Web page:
Bigger Isn’t Always Better

by March 12, 2012

by Dave Zirin | @edgeofsports

It’s difficult to believe that there was a time in my life when I was as obsessed with college hoops as I was with the professional game. I grew up in New York City at the dawn of the Big East Conference, and the quality of players, coaches and rivalries has already become the stuff of legend. There was Coach John Thompson at Georgetown with a center named Ewing; Lou Carnesecca and his sweater at St. John’s with a sweet shooting lefty named Chris Mullin and the great Walter Berry; Rollie Massimino and Ed Pinckney at Nova; and Jim Boeheim at Syracuse, led by a point guard named Pearl.

The games on that newfangled ESPN were fantastic television, with an intensity that transcended the NBA. In ’85, three Big East teams made the Final Four, and one could make the case that these rivalries gave us our modern March Madness and, not incidentally, the massive television revenues that support the NCAA. Now Jim Boeheim is the last of these great coaches still working the sidelines, and soon he won’t even be doing it in the Big East. Along with Pittsburgh, the Orange are joining the ACC, and while Boeheim has said a lot of the right things, he’s also revealed his frustration that after decades of Hall of Fame-caliber work, the decision to move was out of his hands. “This audience knows why we are doing this. There’s two reasons: Money and football…I spent 30 years in the Big East, so this will be hard for me.” Boeheim said. “This has been hard for me, but the school has to do what’s best for the school.”

This is just the most jarring iteration of what is called realignment, as conferences are regrouping into bigger and bigger mega consolidations as a last-gasp effort to avoid financial armageddon. Over 90 percent of athletic departments operate at staggering deficits, and the thought is that by building mega-football conferences, deficits can become surpluses. It’s a Hail Mary pass of hope that the television money that flows to football (conferences, not the NCAA, negotiate the television contracts for football) can save all the non-revenue sports on the chopping block. Even if that means ridiculous by-products like San Diego State being in the Big East, the greater good is served.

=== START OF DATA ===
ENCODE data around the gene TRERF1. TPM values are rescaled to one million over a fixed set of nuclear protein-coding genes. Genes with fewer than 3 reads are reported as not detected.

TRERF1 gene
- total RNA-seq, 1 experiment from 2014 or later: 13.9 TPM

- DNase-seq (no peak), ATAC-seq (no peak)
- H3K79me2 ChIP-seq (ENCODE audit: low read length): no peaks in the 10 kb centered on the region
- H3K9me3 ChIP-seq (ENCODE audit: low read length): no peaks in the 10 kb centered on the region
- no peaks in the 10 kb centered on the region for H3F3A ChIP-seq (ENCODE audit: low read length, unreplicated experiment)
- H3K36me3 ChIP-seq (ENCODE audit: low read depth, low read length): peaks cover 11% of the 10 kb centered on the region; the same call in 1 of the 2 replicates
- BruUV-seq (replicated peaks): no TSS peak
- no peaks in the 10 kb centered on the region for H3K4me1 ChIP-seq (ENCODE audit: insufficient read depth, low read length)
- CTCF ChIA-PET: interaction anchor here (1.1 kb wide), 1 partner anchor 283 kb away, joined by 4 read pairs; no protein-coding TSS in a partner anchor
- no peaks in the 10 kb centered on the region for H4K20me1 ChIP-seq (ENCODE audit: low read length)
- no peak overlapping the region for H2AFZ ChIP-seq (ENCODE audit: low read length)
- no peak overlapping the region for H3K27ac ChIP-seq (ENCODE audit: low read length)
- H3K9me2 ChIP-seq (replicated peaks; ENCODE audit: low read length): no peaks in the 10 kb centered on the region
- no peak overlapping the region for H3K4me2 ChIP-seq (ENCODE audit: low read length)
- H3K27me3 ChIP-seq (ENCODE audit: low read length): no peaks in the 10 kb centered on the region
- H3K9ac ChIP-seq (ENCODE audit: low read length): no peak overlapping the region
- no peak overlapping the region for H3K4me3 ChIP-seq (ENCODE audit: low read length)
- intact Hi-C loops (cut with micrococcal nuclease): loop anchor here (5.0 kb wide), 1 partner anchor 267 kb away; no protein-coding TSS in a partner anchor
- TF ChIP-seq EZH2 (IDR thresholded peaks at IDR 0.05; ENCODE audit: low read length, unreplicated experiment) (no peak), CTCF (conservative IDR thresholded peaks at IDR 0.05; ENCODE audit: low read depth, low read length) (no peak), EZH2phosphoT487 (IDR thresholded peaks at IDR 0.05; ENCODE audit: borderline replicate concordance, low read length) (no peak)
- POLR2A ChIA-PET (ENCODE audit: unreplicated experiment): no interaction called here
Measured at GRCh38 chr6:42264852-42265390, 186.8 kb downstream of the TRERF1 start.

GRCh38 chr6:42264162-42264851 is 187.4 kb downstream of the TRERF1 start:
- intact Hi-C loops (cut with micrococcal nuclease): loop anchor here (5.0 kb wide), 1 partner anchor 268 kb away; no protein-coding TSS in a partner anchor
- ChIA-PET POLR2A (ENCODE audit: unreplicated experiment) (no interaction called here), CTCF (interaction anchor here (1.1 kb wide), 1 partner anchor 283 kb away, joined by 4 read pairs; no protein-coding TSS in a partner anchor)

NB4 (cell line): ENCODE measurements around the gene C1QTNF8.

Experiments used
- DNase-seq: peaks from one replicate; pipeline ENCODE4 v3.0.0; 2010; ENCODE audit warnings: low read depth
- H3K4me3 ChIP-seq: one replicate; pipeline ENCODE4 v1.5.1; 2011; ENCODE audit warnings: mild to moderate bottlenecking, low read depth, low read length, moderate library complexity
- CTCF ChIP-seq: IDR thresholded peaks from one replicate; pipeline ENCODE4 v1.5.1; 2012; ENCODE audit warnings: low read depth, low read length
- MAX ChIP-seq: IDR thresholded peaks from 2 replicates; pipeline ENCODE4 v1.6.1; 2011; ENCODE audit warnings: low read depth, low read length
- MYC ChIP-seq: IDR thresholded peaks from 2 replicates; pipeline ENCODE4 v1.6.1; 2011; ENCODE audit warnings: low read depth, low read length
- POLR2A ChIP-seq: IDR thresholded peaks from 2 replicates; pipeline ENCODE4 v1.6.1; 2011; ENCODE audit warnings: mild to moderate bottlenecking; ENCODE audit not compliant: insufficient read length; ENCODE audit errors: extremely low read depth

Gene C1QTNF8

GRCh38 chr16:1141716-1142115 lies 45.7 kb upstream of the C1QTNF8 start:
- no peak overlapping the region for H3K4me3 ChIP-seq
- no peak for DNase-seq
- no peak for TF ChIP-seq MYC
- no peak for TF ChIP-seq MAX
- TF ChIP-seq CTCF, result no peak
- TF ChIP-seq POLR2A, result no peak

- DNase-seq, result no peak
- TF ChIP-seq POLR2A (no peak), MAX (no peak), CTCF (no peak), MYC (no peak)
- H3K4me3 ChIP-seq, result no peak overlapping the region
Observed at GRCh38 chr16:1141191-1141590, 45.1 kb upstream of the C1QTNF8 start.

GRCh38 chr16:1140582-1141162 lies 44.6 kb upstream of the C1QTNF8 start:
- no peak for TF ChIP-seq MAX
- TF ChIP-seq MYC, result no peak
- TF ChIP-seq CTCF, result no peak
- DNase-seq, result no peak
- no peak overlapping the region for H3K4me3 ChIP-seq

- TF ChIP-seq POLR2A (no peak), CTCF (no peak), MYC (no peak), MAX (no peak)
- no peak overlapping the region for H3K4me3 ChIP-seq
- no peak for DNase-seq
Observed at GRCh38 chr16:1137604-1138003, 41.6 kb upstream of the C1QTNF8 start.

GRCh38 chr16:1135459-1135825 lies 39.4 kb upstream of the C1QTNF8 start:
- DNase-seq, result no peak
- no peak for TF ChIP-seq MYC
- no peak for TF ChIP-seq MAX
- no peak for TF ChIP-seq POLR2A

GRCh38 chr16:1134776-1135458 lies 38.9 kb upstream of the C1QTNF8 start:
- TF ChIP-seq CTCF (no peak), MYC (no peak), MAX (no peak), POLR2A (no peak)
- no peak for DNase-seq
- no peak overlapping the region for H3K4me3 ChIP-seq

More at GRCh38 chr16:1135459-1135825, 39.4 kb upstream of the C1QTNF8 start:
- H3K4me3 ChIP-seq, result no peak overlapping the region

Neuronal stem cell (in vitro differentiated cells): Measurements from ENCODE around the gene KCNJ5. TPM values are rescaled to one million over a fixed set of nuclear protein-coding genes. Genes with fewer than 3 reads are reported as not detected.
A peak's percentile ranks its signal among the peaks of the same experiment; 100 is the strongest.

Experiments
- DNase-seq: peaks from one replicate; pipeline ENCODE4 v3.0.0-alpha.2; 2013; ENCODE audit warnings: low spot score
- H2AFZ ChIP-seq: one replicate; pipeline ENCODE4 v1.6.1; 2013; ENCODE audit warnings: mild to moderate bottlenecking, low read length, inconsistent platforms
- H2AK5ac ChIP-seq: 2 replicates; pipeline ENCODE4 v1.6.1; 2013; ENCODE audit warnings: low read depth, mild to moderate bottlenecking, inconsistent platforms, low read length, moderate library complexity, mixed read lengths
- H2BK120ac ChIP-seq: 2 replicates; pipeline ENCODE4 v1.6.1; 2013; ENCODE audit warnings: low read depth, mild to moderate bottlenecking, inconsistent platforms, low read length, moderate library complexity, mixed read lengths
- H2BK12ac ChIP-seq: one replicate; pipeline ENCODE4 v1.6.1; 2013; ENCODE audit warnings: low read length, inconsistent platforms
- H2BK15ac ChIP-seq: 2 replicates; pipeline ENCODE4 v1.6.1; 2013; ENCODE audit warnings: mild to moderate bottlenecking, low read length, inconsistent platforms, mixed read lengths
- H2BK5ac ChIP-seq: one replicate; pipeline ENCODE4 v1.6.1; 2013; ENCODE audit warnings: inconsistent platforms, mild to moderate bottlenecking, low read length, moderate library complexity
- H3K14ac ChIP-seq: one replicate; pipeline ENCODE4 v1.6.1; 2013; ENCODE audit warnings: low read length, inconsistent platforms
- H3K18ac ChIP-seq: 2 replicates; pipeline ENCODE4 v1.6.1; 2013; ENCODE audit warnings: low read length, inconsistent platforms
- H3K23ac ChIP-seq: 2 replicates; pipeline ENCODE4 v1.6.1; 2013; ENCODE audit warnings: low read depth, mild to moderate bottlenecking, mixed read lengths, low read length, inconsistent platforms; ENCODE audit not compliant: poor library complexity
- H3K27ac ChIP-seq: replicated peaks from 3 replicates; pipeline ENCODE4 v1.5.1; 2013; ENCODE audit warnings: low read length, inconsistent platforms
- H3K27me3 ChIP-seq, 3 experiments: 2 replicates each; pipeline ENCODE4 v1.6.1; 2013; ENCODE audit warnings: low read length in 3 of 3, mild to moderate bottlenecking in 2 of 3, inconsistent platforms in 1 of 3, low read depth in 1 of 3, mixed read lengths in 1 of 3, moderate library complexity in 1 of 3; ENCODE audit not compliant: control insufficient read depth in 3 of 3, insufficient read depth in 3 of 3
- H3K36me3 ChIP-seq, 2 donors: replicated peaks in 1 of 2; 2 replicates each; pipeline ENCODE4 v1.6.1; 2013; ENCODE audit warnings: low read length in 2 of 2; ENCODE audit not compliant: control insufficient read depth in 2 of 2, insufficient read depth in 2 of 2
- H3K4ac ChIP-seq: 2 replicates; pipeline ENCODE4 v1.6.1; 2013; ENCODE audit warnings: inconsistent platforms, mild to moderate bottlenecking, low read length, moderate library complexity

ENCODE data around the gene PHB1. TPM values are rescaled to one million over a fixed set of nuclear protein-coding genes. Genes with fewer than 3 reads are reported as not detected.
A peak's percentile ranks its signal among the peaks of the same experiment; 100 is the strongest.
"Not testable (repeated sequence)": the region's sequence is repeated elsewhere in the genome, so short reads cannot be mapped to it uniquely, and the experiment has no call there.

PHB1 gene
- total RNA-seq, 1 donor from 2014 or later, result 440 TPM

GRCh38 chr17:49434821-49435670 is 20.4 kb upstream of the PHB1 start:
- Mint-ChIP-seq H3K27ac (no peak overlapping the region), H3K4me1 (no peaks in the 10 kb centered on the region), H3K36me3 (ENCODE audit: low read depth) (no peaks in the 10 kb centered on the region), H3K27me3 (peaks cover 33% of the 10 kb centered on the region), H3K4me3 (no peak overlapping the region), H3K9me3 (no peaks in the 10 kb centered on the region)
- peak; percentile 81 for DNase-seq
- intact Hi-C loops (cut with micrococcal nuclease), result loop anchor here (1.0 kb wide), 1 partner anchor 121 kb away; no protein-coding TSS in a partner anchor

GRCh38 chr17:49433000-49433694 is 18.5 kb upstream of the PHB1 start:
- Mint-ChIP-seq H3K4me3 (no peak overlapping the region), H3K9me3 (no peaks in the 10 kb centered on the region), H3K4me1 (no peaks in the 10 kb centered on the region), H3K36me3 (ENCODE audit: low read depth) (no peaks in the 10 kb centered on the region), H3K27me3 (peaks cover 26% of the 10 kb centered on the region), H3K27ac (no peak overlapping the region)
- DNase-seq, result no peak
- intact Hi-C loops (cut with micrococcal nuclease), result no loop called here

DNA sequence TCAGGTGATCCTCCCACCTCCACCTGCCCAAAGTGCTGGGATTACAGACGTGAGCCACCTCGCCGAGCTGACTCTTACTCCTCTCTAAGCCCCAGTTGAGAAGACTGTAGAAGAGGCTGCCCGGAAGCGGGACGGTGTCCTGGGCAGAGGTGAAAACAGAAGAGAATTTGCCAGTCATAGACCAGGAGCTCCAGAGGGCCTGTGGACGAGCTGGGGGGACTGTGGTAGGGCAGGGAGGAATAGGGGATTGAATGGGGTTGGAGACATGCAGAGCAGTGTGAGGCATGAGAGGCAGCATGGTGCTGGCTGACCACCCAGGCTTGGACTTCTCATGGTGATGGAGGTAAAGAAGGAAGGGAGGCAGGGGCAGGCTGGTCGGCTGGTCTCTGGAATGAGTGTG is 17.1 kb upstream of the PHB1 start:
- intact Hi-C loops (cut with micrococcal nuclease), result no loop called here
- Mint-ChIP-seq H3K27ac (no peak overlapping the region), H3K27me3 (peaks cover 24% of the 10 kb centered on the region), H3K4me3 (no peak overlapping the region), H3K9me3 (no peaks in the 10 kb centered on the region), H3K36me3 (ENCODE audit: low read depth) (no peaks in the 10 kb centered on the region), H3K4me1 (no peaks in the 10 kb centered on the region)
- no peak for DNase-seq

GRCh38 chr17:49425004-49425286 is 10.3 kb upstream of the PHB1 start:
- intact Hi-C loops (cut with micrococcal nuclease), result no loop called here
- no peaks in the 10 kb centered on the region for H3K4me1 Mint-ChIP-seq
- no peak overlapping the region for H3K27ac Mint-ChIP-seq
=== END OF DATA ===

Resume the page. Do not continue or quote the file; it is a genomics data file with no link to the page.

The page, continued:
Or is it? There has been precious little discussion about what elevating football and television money to such astounding heights will do to the college hoops game, particularly by destroying the traditional rivalries that give the season meaning. Just as Georgetown and Syracuse’s classic rivalry is poised to end, the 105-year-old “Border War” between Kansas and Missouri could be no more after this season. And the Pitt-West Virginia “Backyard Brawl,” which goes back 108 years, will be gone with barely a mention.

What’s so frustrating is the short sightedness of athletic directors, school and conference presidents involved. They are so drunk with the idea of television dollars that they don’t realize that the fans are walking away. The ACC Tournament used to be the hottest ticket in college hoops. Now it’s a collection of empty seats. No one is that interested in Miami’s quest for conference hoops supremacy. As Boeheim said, “We’re going to end up with mega conferences, and 10 years from now either I’m going to be dead wrong—and I’ll be the first to admit it—or everybody is going to be like, Why did we do this again? Why is Alabama playing Texas A&M this week and going to Texas Tech next weekend? And why is Syracuse going to Miami in basketball this week and next week they’re going to play Florida State?”

This naked grab for cash may also have an unintended consequence that ADs and the NCAA would rather avoid. It rips away any vestige that revenue-producing sports are anything other than what they are: money grabs aimed at keeping athletic departments afloat and paying the bloated salaries of top coaches and assistants. Thirty-five years ago, football coach Woody Hayes made $42,000 a year at Ohio State. New Buckeye coach Urban Meyer makes $4 million by himself. If college sports is really just a high-stakes big business, then the “student-athlete” argument looks more and more like abject farce. And if realignment is the future, don’t be surprised if the fans stay away and the games continue to become a glorified joyless preseason until the Madness of March.

Photo courtesy of Pitt Athletic Media Relations Office.